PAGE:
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A new Pentagon report has been released by the US Department of Defence (DoD) demonstrating the effects of climate change on a number of American military bases (2019, Military Times). It was directed by the 2018 National Defence Authorisation Act in the objective to focus on mission assurance in order to find operational risks associated with climate change.
The study is based on the assessment of 79 installations. These installations include the Army, the Air Force and the Navy. According to the chart (see below) from 20 Army bases, there are currently 14 that are affected by flooding, 4 by drought, 4 by wildfires, 2 by desertification and 1 by thawing permafrost.
Table of current and potential effects of climate change on 79 US military installations: (2019, US Department of Defense)
“The effects of a changing climate are a national security issue with potential impacts to Department of Defense missions, operational plans, and installations”, the report found (2019, US Politics).
However, a substantial amount of criticism has been raised. One such criticism is that the report does not highlight the legal specificities sufficiently such as the cost estimates for the base upgrades to combat the operational issues associated with climate change. In addition, there is no explanation for why the Marine Corps was not be taken into account. The study also did not rank the top 10 most vulnerable bases as it was required to do (2019, Ward). Another criticism is that the report does not mention the consequences of Hurricane Michael or Hurricane Florence that had led to a number of infrastructure damage such as in the case of Tyndall Air Force Base, Florida. Lastly, the study only depicts climate change related threats for the next twenty years. This thus reduces the impact of the report in the eyes of climate change sceptics, such as Senate Armed Services Committee Chair Jim Inhofe and US President Donald Trump.
The report concluded that 53 out of the 79 installations that were analysed are considered to be currently at risk. Although the report sends an alert to the political arena, it nevertheless seems to be insufficient. For instance, Rhode Island Democrat, Rep. Jim Langevin stated that “there were not a lot of ambiguities in what we required, and what the report produced didn’t come close at all” (2019, Kusnetz). He goes further by explaining the urgency of this issue and the necessity to discuss this issue in Congress. This would also allow for the government to establish preventative measures in order for it to be, in the long term, less costly for american taxpayers.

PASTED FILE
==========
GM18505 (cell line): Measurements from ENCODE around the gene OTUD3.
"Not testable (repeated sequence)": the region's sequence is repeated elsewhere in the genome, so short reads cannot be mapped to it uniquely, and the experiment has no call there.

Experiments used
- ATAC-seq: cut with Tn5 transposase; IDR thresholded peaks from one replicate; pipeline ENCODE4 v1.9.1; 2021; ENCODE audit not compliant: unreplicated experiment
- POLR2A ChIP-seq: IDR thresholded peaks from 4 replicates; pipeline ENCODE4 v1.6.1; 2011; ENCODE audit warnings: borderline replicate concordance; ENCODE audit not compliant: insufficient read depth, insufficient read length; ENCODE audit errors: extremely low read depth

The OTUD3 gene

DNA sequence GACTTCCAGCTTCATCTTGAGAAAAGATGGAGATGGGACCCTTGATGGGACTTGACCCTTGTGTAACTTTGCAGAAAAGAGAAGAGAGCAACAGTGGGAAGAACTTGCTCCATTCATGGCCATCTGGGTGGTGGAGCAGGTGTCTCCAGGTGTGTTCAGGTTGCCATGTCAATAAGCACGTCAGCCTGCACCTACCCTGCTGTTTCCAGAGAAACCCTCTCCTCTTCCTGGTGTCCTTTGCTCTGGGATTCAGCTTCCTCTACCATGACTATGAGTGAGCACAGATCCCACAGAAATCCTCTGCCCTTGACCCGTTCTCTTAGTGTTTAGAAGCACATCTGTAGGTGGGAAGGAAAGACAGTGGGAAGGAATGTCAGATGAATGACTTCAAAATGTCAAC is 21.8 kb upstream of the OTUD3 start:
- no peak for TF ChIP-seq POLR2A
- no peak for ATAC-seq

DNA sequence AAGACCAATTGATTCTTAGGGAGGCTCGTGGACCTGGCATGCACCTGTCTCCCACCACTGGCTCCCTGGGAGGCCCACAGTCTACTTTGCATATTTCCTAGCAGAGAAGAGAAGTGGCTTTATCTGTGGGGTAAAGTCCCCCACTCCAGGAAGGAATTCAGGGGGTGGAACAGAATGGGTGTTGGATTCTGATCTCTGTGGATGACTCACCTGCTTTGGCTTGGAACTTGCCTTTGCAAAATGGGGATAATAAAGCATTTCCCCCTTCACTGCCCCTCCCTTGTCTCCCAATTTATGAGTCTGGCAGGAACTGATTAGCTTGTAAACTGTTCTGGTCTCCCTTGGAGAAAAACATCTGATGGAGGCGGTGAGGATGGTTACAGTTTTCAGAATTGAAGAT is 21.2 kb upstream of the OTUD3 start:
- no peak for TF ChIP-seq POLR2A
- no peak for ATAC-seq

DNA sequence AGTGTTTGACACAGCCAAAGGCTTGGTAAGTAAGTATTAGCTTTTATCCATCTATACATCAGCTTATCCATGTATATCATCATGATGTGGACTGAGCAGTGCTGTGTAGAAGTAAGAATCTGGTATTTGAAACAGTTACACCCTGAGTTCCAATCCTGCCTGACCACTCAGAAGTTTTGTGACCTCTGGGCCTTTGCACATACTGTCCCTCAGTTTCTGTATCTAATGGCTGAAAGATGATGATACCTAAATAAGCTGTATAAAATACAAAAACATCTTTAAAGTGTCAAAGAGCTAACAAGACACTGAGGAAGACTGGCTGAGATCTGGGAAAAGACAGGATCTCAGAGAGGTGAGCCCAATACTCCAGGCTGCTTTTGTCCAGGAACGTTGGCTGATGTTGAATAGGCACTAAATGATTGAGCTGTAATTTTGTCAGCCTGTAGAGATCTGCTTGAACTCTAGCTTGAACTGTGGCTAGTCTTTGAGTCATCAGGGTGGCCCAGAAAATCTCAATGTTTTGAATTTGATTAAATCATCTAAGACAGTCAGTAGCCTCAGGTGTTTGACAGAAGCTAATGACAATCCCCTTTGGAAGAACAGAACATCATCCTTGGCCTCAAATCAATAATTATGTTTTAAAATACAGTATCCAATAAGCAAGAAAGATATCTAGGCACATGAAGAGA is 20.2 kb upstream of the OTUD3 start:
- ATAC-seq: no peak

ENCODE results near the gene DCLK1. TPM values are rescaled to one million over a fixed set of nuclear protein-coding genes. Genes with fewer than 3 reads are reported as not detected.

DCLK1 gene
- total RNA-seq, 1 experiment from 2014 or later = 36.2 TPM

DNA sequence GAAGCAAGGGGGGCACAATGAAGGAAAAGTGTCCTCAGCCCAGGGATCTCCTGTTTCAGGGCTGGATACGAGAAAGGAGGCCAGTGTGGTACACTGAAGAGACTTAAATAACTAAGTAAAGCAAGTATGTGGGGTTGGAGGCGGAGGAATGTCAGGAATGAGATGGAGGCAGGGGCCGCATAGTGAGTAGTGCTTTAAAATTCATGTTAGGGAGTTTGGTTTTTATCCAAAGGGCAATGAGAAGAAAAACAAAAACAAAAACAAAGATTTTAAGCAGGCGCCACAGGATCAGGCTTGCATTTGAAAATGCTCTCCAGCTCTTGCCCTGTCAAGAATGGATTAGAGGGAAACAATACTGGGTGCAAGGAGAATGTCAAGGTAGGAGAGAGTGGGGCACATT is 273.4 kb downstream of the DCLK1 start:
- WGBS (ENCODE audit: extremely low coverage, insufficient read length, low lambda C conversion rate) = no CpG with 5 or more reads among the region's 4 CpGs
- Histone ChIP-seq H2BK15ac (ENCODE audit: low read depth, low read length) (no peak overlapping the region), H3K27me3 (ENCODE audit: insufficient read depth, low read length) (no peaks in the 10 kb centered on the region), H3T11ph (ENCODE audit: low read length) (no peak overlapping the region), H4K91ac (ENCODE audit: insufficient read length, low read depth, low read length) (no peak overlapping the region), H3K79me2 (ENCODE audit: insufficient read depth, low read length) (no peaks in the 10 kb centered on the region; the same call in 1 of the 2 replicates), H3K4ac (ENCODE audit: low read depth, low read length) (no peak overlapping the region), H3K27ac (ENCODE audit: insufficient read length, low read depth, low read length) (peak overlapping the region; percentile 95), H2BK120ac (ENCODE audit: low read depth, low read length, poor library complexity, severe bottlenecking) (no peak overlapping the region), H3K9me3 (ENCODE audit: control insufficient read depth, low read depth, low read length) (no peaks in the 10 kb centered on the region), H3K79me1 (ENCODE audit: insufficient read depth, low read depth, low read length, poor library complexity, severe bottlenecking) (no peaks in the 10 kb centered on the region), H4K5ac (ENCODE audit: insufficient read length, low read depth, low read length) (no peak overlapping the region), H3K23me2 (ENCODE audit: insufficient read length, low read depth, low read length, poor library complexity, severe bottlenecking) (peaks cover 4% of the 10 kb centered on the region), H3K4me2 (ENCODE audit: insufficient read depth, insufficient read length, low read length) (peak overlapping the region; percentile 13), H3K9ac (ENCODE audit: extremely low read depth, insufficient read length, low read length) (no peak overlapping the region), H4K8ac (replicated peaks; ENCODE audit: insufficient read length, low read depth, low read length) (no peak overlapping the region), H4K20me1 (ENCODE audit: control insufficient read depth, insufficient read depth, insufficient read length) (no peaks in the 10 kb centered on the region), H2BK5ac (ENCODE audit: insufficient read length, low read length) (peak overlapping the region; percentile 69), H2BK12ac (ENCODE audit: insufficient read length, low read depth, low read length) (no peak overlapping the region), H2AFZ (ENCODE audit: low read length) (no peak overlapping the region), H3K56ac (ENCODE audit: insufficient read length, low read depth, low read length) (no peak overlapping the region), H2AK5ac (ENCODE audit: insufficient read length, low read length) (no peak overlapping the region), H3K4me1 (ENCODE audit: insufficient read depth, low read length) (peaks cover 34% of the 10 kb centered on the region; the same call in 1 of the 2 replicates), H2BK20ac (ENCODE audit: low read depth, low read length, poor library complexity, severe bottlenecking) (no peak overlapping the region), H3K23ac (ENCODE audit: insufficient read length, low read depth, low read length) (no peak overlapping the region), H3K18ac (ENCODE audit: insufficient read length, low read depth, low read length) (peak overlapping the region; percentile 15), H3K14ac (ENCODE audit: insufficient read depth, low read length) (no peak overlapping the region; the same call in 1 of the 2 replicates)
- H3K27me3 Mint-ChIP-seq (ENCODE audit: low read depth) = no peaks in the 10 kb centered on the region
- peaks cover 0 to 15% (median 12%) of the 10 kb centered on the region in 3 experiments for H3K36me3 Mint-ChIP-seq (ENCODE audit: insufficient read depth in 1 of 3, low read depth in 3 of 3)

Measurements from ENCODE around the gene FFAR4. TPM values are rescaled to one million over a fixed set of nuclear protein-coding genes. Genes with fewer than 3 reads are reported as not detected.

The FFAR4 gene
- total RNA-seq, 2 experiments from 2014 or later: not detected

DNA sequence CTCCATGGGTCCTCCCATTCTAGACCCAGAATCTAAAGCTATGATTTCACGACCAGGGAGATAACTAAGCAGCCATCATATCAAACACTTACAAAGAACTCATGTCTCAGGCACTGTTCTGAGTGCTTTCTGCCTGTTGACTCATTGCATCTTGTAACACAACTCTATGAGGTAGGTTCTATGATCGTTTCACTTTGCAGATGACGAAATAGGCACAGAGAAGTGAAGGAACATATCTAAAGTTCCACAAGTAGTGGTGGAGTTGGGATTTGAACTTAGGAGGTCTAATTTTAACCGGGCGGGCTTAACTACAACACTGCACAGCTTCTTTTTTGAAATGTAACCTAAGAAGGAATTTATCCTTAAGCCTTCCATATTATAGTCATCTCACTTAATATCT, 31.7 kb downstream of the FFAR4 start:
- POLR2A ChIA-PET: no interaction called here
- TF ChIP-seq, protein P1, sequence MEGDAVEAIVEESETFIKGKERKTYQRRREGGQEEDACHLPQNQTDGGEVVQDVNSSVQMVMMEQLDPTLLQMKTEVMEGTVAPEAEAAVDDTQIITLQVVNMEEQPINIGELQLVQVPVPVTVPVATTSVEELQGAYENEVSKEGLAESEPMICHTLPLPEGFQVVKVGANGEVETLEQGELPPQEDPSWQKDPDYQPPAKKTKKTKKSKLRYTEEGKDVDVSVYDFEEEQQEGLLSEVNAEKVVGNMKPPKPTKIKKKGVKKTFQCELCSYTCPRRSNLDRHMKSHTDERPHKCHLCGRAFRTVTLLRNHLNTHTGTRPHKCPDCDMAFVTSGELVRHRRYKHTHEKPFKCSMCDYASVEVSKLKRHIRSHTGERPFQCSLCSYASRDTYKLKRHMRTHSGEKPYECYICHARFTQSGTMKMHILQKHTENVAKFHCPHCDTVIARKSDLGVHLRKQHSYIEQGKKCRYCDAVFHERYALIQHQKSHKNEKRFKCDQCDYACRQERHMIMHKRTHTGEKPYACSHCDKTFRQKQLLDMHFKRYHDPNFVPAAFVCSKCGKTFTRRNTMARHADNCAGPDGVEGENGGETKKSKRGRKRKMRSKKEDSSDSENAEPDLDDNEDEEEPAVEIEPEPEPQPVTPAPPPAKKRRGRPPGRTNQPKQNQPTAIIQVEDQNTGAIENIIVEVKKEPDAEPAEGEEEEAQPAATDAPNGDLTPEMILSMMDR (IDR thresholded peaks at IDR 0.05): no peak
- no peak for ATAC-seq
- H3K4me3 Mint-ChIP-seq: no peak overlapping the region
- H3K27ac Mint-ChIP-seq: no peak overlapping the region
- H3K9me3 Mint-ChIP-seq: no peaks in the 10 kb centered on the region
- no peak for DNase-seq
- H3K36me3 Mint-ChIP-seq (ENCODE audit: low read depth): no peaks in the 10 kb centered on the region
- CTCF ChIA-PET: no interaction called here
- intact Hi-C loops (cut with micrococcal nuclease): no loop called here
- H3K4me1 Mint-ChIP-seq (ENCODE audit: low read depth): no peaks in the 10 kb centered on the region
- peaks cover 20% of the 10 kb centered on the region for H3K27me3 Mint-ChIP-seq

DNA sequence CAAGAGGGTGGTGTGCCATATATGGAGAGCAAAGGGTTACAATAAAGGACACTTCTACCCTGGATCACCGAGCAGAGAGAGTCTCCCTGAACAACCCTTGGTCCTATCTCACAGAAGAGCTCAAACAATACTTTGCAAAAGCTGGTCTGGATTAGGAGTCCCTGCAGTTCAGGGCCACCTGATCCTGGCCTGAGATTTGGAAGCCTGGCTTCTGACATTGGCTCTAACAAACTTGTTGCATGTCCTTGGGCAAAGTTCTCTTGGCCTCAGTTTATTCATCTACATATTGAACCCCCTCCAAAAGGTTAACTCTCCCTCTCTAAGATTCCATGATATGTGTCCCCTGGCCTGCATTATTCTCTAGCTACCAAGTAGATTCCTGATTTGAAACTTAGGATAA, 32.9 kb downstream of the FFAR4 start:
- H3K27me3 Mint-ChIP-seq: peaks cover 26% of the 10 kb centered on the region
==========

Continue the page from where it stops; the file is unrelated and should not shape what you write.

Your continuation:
The objective of the report was to address the challenges the US Department of Defence had to face concerning climate change. However, it seems it has fallen short in answering these issues and in proposing an adequate solutions. Thus making the Pentagon report incomplete. Although the US Defence Department declares it will install protective measures concerning the numerous threats caused by climate change (2019, Kusnetz). It still lacks a detailed action plan in order to face these looming threats.
For a number of years the EU has also addressed the issue of climate change and its effects on international security. Indeed, “climate change is likely to aggravate geostrategic threats”, thus highlighting the necessity for the EU to create a strategy that prepares and responds to these issues. Moreover “militaries will need to better understand how defense requirements are integrally connected to the effects of climate change” (2014, Youngs). Although there was a fear of overmilitarisation of climate issues, there seems to have been a shift towards a more conflict management response. The 2016 EU strategy for foreign policy “states that the effects of climate change and environmental degradation (desertification, soil degradation, food and water scarcity) increase the probability of conflict” (2017, Van Schaik and al.).
A number of individual States have already incorporated climate change in their defence policies especially the United Kingdom. Spain created a Military Emergency Unit in order to answer to climate disasters. Other countries such as Germany, the Netherlands, Poland, and the Czech Republic mention climate security inside their defence strategies (2014, Youngs). Thus showing that climate change is slowing establishing itself inside individual states.
To conclude, the EU continues to progress in the right direction, namely with “Military Green” by the European Defence Agency as well with a number of other projects. Despite the number of critiques made concerning the recently released Pentagon report, it does nevertheless demonstrate the willingness of the US to move forward and address the climate change threats that are emerging.
Written by Charlotte Lowe, on behalf of the Finabel Permanent Secretariat
(2019), COPP, Tara, “Climate change threatens a majority of mission-critical military bases , Pentagon report says”, Military Times, (Accessed 24 January 2019) https://www.militarytimes.com/news/your-military/2019/01/18/dod-majority-of-mission-critical-bases-face-climate-change-threats/?utm_source=Sailthru&utm_medium=email&utm_campaign=ebb%2022.01.19&utm_term=Editorial%20-%20Early%20Bird%20Brief
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(2014), YOUNGS, Richard, “Climate Change and EU Security Policy: An Unmet Challenge”, Carnegie Europe, (Accessed 30 January 2019) https://carnegieendowment.org/files/climate_change_eu_security.pdf